About the Center
Martin F. Kagnoff, M.D.
Professor of Medicine and Pediatrics, UC San Diego
Director, Wm. K. Warren Medical Research Center for Celiac Disease
- Received his medical degree from Harvard Medical School.
- Recognized expert worldwide for studies in the areas of Celiac Disease, intestinal immunology and inflammatory diseases of the intestine.
- Director of the Laboratory of Mucosal Immunology at UCSD.
- Member of the National Institutes of Health Consensus Committee on Celiac Disease, which has published recommendations for the diagnosis and treatment of Celiac Disease.
- Coauthor of the technical report and position statement of the American Gastroenterological Society on Celiac Disease.
- Author of numerous groundbreaking papers on intestinal immunity and inflammation.
- Served as Editor for two of the most prestigious biomedical research journals and Chairman of the Immunology, Microbiology, and Inflammatory Bowel Disease section of the American Gastroenterological Association.
- Directs and oversees the day-to-day research operations and research projects conducted by leading investigators affiliated with the Wm. K. Warren Medical Research Center for Celiac Disease.
- Consults and works closely with the medical personnel who care for adults and children with celiac disease at UCSD.
- Consults and advises with gastroenterologists and other physicians from around the country on the management and care of patients with Celiac Disease.
Sheila Crowe, M.D.
Professor of Medicine. Director of Research in the UCSD Divisision of Gastroenterology. UC San Diego.
- Manages the Adult Celiac Clinic at UCSD Perlman Ambulatory Outpatient Center.
- Received her medical degree from McMaster University in Hamilton, Canada.
- Completed Gastroenterology Fellowship training at McMaster Univeristy and University of Toronto.
- Expert in the clinical mangement of celiac disease in adults.
Kimberly P. Newton, M.D.
Assistant Adjunct Professor, Department of Pediatrics, UC San Diego
- Manages the Pediatric Celiac Clinic at Rady Children’s Hospital.
- Received her medical degree from The University of Pittsburgh School of Medicine.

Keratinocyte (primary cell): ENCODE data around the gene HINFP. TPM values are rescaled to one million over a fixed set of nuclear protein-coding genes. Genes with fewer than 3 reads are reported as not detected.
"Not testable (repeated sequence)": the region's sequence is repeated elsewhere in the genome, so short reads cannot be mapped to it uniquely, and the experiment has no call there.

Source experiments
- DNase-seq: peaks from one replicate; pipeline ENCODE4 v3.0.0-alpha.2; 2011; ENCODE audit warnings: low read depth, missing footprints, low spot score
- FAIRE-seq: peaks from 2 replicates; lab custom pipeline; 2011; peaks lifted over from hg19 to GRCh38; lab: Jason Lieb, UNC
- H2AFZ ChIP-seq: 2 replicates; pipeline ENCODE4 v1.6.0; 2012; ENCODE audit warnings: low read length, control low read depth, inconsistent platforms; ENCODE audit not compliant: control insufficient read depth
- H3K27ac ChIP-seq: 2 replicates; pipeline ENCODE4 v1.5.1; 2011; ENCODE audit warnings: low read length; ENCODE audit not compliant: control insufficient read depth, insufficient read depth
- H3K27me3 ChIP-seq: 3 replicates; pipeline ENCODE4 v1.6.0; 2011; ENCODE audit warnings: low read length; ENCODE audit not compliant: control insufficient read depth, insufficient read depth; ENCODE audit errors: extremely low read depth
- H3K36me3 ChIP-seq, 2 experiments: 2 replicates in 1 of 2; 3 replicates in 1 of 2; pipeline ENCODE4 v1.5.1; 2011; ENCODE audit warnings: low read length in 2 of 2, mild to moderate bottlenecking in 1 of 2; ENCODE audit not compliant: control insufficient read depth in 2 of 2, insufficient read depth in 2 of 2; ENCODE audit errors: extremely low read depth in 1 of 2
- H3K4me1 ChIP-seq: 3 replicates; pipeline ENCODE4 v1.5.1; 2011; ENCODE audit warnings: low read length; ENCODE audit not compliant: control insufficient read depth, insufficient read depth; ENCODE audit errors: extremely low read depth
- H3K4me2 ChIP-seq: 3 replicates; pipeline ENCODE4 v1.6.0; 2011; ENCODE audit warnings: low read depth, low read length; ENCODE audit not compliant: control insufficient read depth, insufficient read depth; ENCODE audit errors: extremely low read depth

- Completed her pediatric gastroenterology fellowship training at Hasbro Children’s Hospital/Brown University.
- Dr. Newton’s research interests include the evaluation of potential biomarkers for monitoring celiac disease activity and dietary compliance, the investigation of gut microflora composition and its relationship to celiac disease development, as well as the characterization of neurologic manifestations of celiac disease in the pediatric population.
- Directs the administrative operations for the Warren Center.
Scientific Advisory Board Members
- Lloyd F. Mayer, M.D., Professor of Immune Medicine, Medicine, & Microbiology Mt. Sinai Medical Center, New York, NY
- Ludvig M. Sollid, M.D., Ph.D. Professor of Immunology, Faculty of Medicine University of Oslo, Norway
- Chaitan Khosla, Ph.D., Professor of Chemical Engineering, Chemistry and (by courtesy) Biochemistry Wells H. Rauser & Harold M. Petiprin Professor in the School of Engineering Stanford University, Stanford, CA
- Bana Jabri, M.D., Ph.D., Associate Professor of Pathology University of Chicago, IL
- D. Brent Polk, M.D., Chair of the Department of Pediatrics at the Keck School of Medicine of USC and Chair of pediatrics and Vice President of Academic Affairs at Childrens Hospital Los Angeles
Community Advisory Board Members
- Roxie Johnson, Founder of Gluten Free in San Diego
- Becky MacGregor, San Diego R.O.C.K. (Raising Our Celiac Kids) group
- Elaine Monarch, Founder of the Celiac Disease Foundation
- Germaine Schwider, The Binding Site
- Erica Welker, San Diego R.O.C.K. (Raising Our Celiac Kids) group
About the William K. Warren Medical Research Center for Celiac Disease
Thanks to an initial $2.5 million startup grant from the Oklahoma-based William K. Warren Foundation, researchers at the University of California, San Diego (UCSD) School of Medicine joined in the fight against Celiac Disease, a disease estimated to affect one in 100 Americans. Celiac Disease is a digestive condition triggered by consumption of a common protein called gluten, which is found in bread, pasta, cookies, pizza crust and other wheat, rye and barley containing foods.
The Celiac Center at UCSD is now self sustaining and depends on charitable contributions from the community.
The mission of the Center is to advance the knowledge of Celiac Disease pathogenesis and to develop novel diagnostic and therapeutic advances. Community activities include increasing the medical and local community's knowledge about Celiac Disease. The Center clinics at UCSD aim to provide state-of-the-art clinical care and education to adults and children with celiac disease.